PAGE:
web_Marina Mathematics

(From the Cover) Marina Mathematics, by Catherine Hillis, is available at Anderson Fine Art Gallery, on St. Simons Island.

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Mildred Huie Wilcox

You’ve bought the house, and filled it with exquisite furniture and decor, but the bare walls are less than appealing, and seem to be mocking you. Nothing pulls a room together like well-decorated walls, but making the right choices can be overwhelming for young people new to the art market. The first steps are to familiarize yourself with fine art, know what you like and buy the best you can afford.

Learning about and buying art is a simple process in the Golden Isles. There are a plethora of talented artists in the area and plenty of galleries where their works are displayed, to browse through. Many galleries are open for business, with some pandemic-related modifications. When we return to normal, take advantage of exhibit openings and art walks to get acquainted with not only the galleries, but people who also have an interest in art. As you visit galleries, meet with their owners and familiarize yourself with their inventory. We spoke with a noted art expert, and three people in charge of galleries for their recommendations on how new collectors should begin the process.

Legendary art dealer and collector Mildred Huie Wilcox, former owner of Left Bank Gallery, on St. Simons Island, has some tips for novice art buyers.

“Familiarize yourself with the works of Matisse, Monet and other Impressionist (and) Post-Impressionists artists, such as Derain, Didier and Mildred Huie,” Wilcox said. “Their dramatic use of colors will enhance any home.”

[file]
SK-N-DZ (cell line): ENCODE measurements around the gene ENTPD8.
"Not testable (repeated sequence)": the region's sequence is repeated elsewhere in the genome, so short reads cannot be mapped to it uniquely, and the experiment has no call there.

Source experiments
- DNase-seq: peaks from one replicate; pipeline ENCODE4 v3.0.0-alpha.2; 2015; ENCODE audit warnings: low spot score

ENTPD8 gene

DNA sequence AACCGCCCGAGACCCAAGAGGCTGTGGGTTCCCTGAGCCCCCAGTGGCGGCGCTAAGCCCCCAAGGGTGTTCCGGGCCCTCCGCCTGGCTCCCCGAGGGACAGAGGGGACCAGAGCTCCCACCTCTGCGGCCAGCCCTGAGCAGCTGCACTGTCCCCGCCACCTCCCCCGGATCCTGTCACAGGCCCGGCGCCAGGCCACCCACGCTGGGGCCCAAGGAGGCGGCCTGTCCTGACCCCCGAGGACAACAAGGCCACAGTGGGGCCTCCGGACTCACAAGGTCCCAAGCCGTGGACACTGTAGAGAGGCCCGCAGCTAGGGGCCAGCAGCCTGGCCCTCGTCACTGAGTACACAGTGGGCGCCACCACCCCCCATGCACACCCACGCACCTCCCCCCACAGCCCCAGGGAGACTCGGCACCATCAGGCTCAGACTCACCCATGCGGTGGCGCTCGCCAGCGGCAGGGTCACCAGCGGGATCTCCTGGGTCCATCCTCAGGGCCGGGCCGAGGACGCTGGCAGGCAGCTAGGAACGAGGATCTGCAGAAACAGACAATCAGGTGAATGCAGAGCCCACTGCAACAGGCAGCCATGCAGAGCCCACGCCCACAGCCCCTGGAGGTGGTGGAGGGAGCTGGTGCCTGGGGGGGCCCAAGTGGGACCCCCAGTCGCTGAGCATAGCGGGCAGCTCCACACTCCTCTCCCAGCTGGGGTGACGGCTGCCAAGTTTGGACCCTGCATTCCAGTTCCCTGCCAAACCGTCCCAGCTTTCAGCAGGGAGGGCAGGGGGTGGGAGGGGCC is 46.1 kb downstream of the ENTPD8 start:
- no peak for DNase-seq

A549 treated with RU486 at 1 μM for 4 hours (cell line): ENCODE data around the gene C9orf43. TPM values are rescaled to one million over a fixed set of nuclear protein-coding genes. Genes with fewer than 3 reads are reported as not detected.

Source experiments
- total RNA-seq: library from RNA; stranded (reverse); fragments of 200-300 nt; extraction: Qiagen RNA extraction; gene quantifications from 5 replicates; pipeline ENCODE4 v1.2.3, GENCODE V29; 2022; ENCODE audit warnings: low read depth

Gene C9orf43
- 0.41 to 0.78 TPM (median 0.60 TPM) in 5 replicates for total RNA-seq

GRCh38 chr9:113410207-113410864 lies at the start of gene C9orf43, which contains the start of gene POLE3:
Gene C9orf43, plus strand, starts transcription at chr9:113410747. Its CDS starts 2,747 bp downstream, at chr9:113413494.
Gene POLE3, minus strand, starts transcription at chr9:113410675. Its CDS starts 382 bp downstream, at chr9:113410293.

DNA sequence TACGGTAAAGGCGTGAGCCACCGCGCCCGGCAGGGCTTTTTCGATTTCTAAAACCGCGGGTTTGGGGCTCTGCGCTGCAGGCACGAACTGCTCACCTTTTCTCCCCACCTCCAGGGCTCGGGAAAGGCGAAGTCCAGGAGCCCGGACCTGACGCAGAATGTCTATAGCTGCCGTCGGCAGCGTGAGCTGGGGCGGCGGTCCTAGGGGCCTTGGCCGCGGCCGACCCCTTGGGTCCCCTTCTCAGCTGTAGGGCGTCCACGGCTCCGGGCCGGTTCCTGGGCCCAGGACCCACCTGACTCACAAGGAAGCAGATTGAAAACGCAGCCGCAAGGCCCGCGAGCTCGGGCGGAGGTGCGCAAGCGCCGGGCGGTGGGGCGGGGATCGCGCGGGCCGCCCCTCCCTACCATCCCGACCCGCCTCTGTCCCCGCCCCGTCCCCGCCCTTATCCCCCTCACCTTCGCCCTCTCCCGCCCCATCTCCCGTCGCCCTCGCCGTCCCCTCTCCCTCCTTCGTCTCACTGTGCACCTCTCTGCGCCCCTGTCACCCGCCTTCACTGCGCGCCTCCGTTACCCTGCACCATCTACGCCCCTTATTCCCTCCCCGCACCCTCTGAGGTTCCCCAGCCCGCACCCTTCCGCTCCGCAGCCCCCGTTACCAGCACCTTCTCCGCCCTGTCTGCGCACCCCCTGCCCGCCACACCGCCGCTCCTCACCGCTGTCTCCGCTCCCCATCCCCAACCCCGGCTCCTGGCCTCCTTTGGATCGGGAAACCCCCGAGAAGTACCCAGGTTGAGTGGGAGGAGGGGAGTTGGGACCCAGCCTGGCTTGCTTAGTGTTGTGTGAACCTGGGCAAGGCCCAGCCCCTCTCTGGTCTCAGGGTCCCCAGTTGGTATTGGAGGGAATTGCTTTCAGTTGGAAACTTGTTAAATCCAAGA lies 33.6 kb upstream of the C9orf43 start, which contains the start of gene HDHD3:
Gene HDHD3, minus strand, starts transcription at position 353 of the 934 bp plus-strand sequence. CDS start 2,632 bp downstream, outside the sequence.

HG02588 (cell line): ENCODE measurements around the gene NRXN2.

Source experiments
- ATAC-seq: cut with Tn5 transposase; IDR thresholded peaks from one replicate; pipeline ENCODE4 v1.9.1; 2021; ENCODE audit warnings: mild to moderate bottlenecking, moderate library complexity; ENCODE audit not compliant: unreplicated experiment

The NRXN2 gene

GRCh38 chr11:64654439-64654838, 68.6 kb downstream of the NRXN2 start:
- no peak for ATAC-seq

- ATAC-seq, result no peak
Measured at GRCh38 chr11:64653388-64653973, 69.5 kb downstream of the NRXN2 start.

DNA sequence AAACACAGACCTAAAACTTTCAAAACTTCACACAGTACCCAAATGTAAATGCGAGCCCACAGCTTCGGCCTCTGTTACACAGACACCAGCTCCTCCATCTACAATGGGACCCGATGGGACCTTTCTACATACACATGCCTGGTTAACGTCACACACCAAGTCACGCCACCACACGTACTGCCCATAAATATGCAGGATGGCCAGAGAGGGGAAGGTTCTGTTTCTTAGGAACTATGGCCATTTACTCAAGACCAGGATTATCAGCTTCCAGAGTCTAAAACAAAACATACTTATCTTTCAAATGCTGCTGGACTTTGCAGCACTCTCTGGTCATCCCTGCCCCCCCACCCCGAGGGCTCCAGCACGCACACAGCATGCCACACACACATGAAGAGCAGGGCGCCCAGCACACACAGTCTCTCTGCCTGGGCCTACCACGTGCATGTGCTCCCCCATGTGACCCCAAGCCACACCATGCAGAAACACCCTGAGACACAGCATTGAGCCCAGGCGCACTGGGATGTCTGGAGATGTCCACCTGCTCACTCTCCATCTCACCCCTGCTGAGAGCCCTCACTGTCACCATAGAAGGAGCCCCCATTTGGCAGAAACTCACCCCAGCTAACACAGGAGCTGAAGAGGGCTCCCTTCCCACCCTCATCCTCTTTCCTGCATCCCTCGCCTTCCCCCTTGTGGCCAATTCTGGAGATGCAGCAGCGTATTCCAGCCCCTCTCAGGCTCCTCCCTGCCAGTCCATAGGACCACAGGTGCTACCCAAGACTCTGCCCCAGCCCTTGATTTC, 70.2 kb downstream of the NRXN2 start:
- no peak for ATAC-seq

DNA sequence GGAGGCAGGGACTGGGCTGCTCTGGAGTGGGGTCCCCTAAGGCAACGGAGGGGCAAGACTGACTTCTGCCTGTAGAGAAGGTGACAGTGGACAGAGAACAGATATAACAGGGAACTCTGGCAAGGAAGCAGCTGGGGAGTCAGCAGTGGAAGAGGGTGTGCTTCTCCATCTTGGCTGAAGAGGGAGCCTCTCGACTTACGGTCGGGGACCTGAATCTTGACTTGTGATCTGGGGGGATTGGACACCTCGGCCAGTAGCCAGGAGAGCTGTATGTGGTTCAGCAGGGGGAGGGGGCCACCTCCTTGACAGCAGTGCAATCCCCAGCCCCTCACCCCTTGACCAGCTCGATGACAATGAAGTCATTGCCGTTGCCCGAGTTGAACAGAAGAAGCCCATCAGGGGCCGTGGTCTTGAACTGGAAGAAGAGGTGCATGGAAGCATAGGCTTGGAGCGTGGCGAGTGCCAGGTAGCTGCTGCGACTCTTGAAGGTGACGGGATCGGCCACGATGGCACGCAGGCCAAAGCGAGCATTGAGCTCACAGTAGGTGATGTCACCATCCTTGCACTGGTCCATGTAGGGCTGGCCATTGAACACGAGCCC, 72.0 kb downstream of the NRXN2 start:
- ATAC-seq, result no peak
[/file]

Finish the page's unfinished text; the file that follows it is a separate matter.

The late Mildred Nix Huie was Wilcox’s mother, and a St. Simons artist for more than 60 years.

Wilcox’s other tips include:

• Visit as many art galleries and museums as you can. This will help train and refine your artistic “eye.”

• Try to build solid relationships with local artists and galleries, as this will benefit both you and the local arts community.

• Always do your best to purchase original pieces.

• Be sure to utilize the natural beauty and mystique of your surroundings to enhance your interior design.

• Most important, make this an enjoyable occasion where art becomes the center of your design.

A great place to start your search for art is Glynn Visual Arts, a nonprofit community arts organization at 106 Island Drive, on St. Simons Island, that features a number of artists who specialize in a variety of genres. Terri Evans, GVA executive director, said first-time collectors should consider Dr. Betty Oliver, a native of St. Simons Island.

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DR. BETTY OLIVER

“Her works fall in a price range that new (and old) collectors might find affordable – typically $250 to $500,” said Evans. “She sells originals in a variety of mediums and also limited edition prints.”